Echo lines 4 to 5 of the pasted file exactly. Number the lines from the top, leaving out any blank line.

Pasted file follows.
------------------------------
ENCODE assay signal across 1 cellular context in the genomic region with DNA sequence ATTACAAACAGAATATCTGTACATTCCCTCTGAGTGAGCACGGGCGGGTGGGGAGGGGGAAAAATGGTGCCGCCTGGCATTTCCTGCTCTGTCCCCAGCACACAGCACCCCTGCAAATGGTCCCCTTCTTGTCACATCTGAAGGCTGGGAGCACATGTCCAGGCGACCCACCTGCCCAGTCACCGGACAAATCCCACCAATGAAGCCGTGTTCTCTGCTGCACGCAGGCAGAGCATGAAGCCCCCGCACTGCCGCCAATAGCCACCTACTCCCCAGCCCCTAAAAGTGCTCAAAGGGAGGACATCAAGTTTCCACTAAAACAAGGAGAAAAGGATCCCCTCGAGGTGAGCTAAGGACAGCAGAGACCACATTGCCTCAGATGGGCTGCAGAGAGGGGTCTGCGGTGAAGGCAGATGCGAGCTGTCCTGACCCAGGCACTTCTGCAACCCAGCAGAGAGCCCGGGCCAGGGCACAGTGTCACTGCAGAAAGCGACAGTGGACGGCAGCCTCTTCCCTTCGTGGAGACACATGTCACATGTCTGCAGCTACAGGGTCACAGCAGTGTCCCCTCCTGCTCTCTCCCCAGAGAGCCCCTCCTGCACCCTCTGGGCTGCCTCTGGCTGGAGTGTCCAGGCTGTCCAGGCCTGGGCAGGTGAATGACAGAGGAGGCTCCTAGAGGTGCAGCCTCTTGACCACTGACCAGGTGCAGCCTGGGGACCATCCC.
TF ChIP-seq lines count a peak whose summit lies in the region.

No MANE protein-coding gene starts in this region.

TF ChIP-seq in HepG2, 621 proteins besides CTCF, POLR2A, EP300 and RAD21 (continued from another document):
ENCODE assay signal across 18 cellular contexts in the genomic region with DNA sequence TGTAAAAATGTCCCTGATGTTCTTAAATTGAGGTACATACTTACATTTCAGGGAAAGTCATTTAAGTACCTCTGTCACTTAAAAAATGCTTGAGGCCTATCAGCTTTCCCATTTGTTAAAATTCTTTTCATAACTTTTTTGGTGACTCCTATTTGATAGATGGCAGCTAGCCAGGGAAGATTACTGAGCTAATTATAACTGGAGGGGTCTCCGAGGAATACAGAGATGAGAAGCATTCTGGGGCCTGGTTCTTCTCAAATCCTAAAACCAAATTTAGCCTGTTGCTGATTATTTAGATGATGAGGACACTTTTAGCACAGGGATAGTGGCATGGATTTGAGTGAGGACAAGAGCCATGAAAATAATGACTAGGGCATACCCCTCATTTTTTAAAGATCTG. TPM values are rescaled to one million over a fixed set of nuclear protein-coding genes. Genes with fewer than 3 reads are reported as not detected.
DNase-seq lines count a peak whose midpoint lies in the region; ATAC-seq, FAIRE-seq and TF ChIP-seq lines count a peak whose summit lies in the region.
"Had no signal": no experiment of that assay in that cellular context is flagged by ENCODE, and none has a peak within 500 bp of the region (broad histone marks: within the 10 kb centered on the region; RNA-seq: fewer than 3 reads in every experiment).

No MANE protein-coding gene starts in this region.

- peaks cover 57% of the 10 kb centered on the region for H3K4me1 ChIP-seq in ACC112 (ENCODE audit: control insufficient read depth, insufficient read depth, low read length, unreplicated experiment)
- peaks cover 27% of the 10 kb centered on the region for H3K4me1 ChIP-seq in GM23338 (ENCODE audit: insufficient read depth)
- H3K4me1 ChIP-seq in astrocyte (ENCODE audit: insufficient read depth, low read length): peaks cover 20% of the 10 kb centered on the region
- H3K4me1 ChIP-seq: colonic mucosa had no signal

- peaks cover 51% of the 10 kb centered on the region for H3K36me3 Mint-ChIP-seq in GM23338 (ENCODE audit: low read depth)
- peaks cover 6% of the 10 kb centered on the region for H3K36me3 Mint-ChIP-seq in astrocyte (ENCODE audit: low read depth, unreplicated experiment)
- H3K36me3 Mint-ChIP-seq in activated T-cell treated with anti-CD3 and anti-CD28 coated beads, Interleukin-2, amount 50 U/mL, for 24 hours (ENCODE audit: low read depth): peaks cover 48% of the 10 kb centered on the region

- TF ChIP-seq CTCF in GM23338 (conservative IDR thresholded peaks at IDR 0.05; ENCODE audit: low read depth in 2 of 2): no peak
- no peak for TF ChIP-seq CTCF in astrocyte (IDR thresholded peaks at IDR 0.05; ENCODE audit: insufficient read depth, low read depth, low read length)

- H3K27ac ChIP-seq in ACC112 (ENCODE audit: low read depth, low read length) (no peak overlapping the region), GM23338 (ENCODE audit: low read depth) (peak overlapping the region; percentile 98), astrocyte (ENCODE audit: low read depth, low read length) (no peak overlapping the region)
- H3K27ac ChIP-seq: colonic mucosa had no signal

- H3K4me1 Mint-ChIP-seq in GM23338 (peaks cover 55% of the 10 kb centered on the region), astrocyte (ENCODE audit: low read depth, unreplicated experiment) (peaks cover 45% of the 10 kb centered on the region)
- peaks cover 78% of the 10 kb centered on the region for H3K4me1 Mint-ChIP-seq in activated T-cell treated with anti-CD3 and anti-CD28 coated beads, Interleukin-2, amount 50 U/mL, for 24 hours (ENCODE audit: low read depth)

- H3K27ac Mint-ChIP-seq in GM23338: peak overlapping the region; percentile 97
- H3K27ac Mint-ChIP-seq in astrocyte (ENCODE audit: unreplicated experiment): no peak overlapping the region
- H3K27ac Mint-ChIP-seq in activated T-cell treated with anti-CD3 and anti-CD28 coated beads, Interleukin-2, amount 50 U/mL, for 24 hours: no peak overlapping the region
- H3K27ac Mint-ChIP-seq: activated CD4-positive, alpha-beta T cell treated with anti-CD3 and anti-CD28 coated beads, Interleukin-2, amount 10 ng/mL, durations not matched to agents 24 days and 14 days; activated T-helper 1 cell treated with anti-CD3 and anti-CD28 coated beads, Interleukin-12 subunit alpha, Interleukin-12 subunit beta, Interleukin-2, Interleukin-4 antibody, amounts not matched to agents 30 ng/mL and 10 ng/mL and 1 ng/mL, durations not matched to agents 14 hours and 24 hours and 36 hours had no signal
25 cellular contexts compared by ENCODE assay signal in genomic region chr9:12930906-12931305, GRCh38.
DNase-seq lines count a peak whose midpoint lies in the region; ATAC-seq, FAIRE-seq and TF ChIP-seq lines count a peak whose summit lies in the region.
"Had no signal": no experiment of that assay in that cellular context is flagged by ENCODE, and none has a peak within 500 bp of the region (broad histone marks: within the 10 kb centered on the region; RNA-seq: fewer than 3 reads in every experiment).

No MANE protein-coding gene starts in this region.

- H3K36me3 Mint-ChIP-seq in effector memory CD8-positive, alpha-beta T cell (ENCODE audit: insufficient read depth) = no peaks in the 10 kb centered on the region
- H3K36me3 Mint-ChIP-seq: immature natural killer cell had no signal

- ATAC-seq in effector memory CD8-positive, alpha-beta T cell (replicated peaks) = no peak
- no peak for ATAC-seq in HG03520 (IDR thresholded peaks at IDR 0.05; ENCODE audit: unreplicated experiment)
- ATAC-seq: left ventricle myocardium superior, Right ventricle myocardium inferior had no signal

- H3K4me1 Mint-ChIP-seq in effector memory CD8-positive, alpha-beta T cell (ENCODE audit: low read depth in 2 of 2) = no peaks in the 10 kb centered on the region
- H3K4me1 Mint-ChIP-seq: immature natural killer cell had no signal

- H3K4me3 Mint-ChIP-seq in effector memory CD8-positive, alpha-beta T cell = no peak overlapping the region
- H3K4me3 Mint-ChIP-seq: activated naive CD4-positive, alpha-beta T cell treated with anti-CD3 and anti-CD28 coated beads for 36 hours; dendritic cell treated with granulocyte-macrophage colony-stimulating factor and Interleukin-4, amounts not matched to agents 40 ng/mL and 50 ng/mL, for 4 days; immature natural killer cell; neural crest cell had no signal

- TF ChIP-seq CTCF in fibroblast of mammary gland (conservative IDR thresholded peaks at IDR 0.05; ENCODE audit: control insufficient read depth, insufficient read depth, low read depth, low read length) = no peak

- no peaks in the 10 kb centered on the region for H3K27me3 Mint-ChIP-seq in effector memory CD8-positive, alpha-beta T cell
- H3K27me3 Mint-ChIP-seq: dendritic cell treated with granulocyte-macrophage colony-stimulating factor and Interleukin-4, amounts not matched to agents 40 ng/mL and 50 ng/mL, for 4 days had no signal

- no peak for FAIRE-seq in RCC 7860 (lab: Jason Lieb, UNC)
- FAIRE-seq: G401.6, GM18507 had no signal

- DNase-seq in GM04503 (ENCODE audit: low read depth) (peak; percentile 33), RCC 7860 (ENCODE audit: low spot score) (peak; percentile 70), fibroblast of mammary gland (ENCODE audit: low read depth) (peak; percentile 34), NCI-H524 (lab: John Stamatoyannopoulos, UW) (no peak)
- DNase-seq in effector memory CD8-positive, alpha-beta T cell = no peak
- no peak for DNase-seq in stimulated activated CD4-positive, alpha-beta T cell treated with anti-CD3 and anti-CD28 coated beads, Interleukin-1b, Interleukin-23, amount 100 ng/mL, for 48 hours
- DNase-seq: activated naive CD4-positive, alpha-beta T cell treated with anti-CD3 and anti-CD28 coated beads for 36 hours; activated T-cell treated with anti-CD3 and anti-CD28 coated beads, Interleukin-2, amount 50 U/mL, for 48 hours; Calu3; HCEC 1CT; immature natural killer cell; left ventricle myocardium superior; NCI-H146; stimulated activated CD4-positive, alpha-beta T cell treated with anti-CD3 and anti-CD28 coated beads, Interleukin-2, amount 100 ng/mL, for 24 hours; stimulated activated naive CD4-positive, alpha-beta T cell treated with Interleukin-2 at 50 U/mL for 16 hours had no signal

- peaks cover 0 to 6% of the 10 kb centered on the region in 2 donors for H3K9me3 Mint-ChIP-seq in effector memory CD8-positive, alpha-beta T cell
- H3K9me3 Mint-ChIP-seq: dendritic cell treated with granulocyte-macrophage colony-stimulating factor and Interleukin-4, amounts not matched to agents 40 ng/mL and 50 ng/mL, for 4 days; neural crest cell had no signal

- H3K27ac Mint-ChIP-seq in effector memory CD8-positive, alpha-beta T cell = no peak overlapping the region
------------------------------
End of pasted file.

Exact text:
TF ChIP-seq in HepG2, 621 proteins besides CTCF, POLR2A, EP300 and RAD21 (continued from another document):
ENCODE assay signal across 18 cellular contexts in the genomic region with DNA sequence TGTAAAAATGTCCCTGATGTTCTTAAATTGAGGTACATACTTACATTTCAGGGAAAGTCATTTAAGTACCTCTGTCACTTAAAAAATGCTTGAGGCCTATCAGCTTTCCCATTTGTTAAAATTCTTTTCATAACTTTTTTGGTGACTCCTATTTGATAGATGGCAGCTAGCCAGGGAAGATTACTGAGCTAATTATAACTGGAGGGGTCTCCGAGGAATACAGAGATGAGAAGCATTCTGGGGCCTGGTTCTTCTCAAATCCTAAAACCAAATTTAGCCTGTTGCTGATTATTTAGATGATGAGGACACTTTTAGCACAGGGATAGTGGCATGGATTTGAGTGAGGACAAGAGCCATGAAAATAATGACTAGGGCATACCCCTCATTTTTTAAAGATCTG. TPM values are rescaled to one million over a fixed set of nuclear protein-coding genes. Genes with fewer than 3 reads are reported as not detected.